Objectives: To investigate the assocation between mental distress in medical students and their accommodation and time spent commuting to their study sites.
Methods: An anonymous online survey of students enrolled in the Faculty of Medicine at the University of Sydney, Australia, measuring mental distress levels (Kessler-10), housing circumstances, travel time and demographics.
Results: Mental distress was significantly higher in females, younger students, international students, those who were renting as opposed to living in their family homes or their own homes, and in those who had longer travel times to their sites of study.
Conclusions: Accommodation circumstances and travel times are factors associated with mental distress which can be altered, unlike gender and age. Universities should look into ways to provide affordable accommodation and more of it to medical students, nearer to their sites of study. In addition, orientation programmes and university support and counselling services should take accommodation, travel duration, age, gender and whether a student is international or domestic into account when supporting students and emphasize strategies to manage these sources of stress.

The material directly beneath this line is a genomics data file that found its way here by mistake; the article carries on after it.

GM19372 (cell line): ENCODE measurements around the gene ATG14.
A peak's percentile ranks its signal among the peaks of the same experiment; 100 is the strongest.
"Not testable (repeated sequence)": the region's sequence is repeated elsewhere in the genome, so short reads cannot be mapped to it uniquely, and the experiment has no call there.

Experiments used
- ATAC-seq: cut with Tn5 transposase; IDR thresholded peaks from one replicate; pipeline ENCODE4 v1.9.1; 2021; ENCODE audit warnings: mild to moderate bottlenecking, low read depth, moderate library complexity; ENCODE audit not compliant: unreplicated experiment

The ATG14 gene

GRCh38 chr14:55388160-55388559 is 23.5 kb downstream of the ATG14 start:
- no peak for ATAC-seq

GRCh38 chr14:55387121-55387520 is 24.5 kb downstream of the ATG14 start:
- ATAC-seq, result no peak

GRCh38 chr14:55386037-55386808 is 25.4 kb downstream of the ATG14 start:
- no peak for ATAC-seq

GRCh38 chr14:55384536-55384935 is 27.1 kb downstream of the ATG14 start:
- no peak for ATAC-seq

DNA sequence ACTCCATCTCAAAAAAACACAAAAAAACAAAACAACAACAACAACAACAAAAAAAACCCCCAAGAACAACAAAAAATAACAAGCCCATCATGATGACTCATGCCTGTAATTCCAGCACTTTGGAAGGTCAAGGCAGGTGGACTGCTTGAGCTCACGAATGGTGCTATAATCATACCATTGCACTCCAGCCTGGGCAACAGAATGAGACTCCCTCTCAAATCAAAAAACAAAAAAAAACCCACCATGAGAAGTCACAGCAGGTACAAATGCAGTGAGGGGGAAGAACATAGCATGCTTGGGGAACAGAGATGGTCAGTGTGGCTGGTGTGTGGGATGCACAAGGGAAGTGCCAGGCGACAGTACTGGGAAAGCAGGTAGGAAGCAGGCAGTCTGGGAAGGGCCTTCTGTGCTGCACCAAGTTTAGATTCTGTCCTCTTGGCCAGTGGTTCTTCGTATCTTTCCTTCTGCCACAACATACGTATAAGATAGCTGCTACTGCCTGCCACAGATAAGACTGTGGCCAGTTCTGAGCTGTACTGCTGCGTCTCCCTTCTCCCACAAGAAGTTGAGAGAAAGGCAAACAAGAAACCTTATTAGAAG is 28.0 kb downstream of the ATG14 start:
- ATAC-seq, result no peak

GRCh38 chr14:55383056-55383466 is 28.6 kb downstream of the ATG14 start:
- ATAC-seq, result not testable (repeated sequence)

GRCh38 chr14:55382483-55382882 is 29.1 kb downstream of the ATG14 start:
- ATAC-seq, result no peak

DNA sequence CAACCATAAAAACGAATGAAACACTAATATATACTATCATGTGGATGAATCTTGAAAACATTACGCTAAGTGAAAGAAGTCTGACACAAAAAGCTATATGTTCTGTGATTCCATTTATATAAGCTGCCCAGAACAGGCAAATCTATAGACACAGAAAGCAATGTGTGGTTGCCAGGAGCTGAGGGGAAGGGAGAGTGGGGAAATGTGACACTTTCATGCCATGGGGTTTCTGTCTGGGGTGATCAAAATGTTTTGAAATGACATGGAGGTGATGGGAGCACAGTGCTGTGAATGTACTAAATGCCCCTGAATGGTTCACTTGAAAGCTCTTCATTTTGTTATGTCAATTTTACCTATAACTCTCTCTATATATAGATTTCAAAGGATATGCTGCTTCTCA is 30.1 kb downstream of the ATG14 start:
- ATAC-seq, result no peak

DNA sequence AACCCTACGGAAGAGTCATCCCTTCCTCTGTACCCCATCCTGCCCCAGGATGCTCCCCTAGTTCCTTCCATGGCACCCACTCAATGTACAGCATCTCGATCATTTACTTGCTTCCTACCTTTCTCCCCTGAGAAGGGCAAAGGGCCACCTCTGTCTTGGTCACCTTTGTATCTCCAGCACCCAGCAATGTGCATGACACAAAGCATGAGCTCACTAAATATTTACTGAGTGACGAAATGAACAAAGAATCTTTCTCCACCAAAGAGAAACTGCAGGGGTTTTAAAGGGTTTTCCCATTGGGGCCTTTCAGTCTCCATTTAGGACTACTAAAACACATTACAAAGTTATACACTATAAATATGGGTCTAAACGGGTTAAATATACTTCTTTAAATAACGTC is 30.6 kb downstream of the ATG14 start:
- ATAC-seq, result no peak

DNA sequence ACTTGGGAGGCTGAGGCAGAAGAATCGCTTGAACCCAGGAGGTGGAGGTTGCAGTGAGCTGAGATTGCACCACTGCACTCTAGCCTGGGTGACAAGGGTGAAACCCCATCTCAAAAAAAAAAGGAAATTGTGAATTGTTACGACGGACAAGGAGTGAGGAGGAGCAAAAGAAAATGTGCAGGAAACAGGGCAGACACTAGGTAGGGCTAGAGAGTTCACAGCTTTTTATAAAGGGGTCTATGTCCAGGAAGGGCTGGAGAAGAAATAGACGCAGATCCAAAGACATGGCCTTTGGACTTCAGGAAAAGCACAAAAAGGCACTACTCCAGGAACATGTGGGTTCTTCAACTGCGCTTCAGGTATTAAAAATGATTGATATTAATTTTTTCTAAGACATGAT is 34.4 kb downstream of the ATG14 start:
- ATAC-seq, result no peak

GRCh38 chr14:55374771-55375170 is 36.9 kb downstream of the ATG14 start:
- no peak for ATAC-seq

Medical student, mental distress, travel time, housing; Kessler-10